Do you have a writing tip to share?

Revise, revise, revise, then get feedback from other writers and/or people in your target demographic groups. Then revise some more. Repeat this several times. Writers are terrible judges of the quality of our own writing. We're too close to the story, so it plays vividly in our minds even if it doesn't come through on the page.

Any new novels in the works?

I'm currently finishing revisions on Legacy, the third book of the Ganzfield series. It's scheduled for release in January 2011. I've planned a fourth installment in the series, as well.

Any up and coming releases? What are they and when will they be available for purchase. 
Adversary, the sequel to Minder, comes out in August.

Amazon's taking pre-orders now:

Thank you, Kate, for visiting Para-fanatics and taking time out of your busy schedule to tell us about Minder.

Thank you so much for this, Dawn!


  1. Thanks so much, Kate, for taking the time to do this interview. Revision is a big part of writing, maybe bigger than finishing the rough draft and what you say is true. Before the manuscript ever hits an editor's desk, it needs to be as close to perfect as you can get it. A professional presentation says a lot about you, as an author and if you put the time in to make it right, a publisher is going to notice--your primary objective.

    I'd like to add one other thing, make sure when you run your novels by your critters, you don't critique your voice out of your novel. Too many critters, too easy to do this. Limit to a chosen few-I have three I trust. They know my work. They know my voice and quirks and they know when they should ignore something and when they should smack me upside the head. (Which they've done a number of times. LOL)

    So often new writers will make a mistake of changing everything to suit others who read it and they lose what makes their novel-their story. Know when to say no--I think I'll keep it the way it is. Critique groups and beta-readers are a must, they serve a very valuable purpose and you can learn a lot from them. I certainly have and they, my peers, are priceless to me. They are the best and I couldn't make this publishing journey without them-wouldn't dream of it. Just make sure you trust your instincts and limit how many sets of eyes you have on it.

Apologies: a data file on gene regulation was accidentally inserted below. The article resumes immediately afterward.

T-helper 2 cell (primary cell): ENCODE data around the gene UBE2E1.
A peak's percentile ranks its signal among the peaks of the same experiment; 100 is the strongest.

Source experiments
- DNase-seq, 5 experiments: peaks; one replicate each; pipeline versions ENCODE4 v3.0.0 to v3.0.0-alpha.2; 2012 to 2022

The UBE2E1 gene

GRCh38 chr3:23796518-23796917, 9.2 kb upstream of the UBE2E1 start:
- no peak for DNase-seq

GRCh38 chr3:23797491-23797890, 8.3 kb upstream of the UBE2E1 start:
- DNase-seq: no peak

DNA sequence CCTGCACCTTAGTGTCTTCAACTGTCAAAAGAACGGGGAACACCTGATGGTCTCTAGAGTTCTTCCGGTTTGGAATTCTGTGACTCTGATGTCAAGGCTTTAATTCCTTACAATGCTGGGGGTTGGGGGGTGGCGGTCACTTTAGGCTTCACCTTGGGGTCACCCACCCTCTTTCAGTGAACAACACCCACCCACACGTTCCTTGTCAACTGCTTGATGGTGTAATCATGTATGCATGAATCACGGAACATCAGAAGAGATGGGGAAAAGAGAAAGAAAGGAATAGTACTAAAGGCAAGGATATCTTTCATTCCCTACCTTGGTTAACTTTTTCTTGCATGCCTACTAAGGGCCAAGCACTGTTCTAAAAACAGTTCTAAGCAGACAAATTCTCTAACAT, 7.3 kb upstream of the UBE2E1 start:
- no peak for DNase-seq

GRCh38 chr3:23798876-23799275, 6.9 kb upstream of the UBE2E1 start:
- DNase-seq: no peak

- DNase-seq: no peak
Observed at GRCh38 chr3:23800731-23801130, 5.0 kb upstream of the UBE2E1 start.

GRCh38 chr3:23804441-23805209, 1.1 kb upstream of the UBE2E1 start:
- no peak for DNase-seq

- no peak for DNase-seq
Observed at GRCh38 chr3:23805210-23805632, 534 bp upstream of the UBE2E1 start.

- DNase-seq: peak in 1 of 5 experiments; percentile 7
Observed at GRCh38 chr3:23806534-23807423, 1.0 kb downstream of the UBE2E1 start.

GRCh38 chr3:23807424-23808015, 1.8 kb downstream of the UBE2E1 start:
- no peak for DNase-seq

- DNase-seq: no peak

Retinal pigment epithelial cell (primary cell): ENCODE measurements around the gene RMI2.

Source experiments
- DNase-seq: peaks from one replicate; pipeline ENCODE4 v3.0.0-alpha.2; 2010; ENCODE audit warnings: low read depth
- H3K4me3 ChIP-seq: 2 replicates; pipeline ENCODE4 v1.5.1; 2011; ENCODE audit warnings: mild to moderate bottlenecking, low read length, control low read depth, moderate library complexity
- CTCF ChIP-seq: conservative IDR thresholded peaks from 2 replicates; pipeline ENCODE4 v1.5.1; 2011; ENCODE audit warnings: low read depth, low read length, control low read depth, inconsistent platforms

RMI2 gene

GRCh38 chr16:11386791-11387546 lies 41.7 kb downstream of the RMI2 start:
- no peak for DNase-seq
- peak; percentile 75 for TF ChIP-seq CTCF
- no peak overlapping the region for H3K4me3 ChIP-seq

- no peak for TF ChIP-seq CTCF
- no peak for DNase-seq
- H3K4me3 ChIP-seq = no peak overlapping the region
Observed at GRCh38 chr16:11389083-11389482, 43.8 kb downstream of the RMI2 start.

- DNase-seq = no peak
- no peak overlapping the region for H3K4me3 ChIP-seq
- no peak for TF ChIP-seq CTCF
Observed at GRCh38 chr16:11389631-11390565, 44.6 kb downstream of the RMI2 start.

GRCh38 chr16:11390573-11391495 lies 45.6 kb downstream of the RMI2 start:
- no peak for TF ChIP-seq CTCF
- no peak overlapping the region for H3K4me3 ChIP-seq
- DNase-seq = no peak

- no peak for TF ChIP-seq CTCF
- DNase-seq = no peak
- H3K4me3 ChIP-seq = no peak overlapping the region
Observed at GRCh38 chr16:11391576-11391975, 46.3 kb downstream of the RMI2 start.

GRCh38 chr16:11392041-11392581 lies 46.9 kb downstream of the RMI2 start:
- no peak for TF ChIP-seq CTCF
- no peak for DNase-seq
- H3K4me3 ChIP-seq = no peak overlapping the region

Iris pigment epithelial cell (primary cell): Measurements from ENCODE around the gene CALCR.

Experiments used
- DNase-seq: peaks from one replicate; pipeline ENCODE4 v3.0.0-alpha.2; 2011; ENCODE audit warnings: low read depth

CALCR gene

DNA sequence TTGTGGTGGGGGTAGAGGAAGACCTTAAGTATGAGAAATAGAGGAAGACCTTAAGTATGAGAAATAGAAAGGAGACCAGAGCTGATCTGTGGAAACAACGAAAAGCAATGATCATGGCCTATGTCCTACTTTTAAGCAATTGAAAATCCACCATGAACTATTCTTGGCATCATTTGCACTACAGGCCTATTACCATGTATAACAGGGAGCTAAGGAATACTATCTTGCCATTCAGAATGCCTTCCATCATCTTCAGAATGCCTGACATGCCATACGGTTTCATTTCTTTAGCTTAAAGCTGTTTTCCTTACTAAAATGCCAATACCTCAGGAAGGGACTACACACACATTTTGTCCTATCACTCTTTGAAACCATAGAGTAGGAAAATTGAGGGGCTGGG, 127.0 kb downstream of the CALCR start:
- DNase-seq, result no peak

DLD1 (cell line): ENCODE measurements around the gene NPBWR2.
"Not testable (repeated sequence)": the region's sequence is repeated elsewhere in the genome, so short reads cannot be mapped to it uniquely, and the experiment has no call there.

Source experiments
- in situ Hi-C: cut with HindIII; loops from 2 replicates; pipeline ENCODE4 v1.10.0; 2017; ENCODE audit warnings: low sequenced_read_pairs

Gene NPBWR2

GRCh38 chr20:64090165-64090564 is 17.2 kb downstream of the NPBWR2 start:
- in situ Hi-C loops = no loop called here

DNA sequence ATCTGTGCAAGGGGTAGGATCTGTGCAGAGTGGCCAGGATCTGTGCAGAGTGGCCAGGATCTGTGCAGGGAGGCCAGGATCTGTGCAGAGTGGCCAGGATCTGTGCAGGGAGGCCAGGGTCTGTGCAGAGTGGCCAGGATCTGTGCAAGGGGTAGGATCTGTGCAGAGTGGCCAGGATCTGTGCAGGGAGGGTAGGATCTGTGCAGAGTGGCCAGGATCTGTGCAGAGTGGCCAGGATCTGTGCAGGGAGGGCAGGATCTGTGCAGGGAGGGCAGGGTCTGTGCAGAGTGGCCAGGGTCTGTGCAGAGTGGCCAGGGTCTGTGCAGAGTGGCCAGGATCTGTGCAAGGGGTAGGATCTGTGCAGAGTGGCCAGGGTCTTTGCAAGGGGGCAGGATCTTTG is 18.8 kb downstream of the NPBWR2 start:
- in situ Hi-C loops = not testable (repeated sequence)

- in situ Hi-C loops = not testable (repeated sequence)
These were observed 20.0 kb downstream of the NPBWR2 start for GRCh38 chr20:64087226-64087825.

2. Very interesting interview!! I love how you met the love of you life!! There's a story in that and funnily enough I have a half-written one that has my two protags meet in this way.
    I actually like revising my work rather than the first creative bit. I find it easier to pick apart what I've written than create!
    Good luck and congrats with the book!

  3. Hi Dawn, I agree about making sure that the critters don't drown your narrative voice. I've got to admit, though, that I've completely ignored the comments that would have changed Maddie's voice in Minder. I tend to rely on beta readers to pick up on overwriting (I didn't need to know THAT much about the weather!), underwriting (Where are they again?), and plot-related logic issues (e.g., A telepath never says, "Penny for your thoughts."). I just got feedback on the latest installment that really helps me clarify a twist in the climactic scene.

    Thanks, Barbara! Best of luck with yours--I'd love to see a book with that romantic meeting! On a side note, I wasn't supposed to be in the airport that day--my teaching schedule was changed at the last minute, and my original flight was--I kid you not--hijacked. Seriously. (no one was hurt, thank heavens).